where, above refdata-gex-mm10-2020-A is the path to the directory where you generated the splici reference transcriptome, including the 2 and 3-column transcript to gene mappings. Note : Since we are using the splici transcriptome, we make use here of the 3-column format transcript to gene tsv file (passed via the -m option to quant) to allow us to differentiate between UMIs that likely originate from spliced or unspliced molecules.

At this point, we have mapped and quantified the data. The quantification output will live in alevin_out/quant_knee_cr-like.usa.

Loading data into R

We start by loading the required R packages.


# set the seed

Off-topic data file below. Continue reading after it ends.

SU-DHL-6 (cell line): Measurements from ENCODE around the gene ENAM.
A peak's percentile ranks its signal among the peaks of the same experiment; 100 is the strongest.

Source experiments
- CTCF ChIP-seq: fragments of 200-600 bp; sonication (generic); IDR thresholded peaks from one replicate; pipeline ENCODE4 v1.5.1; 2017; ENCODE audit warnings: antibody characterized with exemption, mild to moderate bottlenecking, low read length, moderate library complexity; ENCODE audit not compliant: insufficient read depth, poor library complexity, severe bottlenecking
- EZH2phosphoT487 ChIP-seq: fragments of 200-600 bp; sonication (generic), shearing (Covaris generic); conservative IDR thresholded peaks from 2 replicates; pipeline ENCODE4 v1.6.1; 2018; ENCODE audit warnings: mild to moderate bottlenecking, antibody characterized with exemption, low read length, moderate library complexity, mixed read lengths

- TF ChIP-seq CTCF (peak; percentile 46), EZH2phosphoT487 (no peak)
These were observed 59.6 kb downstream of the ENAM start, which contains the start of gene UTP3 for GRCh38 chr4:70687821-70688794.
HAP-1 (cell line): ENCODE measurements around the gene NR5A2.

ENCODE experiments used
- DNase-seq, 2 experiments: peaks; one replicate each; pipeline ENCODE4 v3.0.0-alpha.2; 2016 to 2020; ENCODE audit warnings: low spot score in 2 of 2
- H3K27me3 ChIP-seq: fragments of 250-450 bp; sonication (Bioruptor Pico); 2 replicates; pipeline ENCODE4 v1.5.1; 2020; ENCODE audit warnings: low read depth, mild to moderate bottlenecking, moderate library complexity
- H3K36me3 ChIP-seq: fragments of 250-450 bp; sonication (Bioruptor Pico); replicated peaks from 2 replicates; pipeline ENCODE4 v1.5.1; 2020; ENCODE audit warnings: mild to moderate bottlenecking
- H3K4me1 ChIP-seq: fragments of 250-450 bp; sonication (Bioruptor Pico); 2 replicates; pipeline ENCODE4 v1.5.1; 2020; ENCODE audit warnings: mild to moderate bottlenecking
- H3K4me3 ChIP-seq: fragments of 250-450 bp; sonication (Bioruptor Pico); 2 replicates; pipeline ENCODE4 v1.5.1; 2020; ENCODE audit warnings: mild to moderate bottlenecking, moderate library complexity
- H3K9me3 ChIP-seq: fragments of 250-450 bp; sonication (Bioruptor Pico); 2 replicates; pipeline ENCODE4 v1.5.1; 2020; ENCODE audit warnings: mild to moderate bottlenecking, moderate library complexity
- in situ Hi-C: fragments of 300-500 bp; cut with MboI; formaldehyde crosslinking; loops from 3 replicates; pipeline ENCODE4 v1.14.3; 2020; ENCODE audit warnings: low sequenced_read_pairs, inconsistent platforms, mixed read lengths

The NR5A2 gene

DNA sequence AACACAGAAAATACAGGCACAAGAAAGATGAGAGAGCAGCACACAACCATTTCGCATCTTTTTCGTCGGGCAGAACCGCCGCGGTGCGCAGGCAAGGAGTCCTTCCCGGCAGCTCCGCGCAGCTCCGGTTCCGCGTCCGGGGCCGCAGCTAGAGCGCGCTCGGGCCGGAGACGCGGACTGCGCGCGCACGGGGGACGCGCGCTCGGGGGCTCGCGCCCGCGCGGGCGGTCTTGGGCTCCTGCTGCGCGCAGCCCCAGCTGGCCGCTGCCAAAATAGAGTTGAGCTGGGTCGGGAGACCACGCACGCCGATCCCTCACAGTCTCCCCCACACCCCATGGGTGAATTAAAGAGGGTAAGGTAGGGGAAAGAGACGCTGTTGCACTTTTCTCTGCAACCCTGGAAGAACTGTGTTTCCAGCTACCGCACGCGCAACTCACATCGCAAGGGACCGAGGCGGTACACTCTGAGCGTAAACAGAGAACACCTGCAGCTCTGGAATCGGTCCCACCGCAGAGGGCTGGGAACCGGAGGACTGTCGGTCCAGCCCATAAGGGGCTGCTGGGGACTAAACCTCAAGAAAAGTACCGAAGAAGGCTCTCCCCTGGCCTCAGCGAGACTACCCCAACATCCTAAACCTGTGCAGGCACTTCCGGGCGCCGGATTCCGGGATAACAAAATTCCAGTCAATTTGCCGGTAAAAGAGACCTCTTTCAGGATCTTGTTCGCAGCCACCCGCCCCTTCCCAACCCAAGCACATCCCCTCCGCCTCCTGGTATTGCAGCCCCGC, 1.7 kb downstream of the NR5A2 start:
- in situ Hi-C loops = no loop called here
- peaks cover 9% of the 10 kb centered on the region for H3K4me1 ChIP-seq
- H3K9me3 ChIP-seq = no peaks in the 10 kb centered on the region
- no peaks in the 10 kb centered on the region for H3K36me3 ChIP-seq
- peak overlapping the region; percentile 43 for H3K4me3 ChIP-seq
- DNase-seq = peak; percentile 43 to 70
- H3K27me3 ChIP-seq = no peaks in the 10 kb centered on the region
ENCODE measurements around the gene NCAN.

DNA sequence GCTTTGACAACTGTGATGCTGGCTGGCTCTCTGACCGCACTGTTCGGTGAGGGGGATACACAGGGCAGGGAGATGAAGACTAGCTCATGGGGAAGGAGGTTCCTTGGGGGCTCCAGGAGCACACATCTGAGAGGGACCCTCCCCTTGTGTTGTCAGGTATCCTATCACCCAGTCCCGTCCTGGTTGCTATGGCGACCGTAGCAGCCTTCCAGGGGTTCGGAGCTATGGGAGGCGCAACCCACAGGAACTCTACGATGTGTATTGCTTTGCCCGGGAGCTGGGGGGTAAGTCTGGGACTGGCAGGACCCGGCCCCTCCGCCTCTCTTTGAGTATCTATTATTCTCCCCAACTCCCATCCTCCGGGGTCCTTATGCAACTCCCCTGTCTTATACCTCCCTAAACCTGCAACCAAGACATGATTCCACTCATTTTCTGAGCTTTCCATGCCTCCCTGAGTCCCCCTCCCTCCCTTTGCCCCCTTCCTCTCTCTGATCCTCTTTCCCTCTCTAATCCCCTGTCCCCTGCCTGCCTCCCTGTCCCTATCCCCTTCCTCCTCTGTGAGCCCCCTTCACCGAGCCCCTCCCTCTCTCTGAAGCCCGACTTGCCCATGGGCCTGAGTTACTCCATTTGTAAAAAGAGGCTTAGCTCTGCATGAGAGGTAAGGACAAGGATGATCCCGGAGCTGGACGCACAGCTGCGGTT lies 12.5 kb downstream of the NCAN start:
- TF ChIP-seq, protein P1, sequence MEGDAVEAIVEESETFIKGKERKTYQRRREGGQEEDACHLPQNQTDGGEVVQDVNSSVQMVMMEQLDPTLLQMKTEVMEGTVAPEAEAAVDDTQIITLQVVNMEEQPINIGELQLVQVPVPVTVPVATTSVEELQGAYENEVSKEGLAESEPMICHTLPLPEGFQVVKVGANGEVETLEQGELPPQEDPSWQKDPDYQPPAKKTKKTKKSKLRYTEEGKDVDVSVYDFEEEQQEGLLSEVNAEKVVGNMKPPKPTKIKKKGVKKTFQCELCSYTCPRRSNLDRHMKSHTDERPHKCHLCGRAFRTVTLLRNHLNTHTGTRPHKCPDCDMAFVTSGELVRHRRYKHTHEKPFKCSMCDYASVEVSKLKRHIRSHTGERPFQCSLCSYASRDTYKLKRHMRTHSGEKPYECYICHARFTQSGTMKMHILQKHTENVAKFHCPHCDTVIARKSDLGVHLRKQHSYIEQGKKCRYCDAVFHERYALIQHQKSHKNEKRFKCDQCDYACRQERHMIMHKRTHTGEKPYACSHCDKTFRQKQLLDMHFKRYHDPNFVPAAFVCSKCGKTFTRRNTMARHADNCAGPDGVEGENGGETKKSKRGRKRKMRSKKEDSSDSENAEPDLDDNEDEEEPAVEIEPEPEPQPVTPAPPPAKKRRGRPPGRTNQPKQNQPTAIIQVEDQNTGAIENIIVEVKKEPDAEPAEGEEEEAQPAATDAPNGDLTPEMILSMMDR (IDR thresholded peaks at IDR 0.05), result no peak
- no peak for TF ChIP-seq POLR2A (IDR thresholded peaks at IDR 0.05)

This is the function we’ll use to load our quantification matrices into R.

#' Read alevin-fry quantifications into a SingleCellExperiment object
load_fry <- function(frydir, which_counts = c('S', 'A'), verbose = FALSE) {
  # read in metadata
  qfile <- file.path(frydir, "quant.json")
  if (!file.exists(qfile)) {
    qfile <- file.path(frydir, "meta_info.json")
  meta_info <- fromJSON(file = qfile)
  ng <- meta_info$num_genes
  usa_mode <- meta_info$usa_mode
  if (usa_mode) {
    if (length(which_counts) == 0) {
      stop("Please at least provide one status in 'U' 'S' 'A' ")
    if (verbose) {
      message("processing input in USA mode, will return ", paste(which_counts, collapse = '+'))
  } else if (verbose) {
    message("processing input in standard mode, will return spliced count")

  # read in count matrix
  af_raw <- readMM(file = file.path(frydir, "alevin", "quants_mat.mtx"))
  # if usa mode, each gene gets 3 rows, so the actual number of genes is ng/3
  if (usa_mode) {
    if (ng %% 3 != 0) {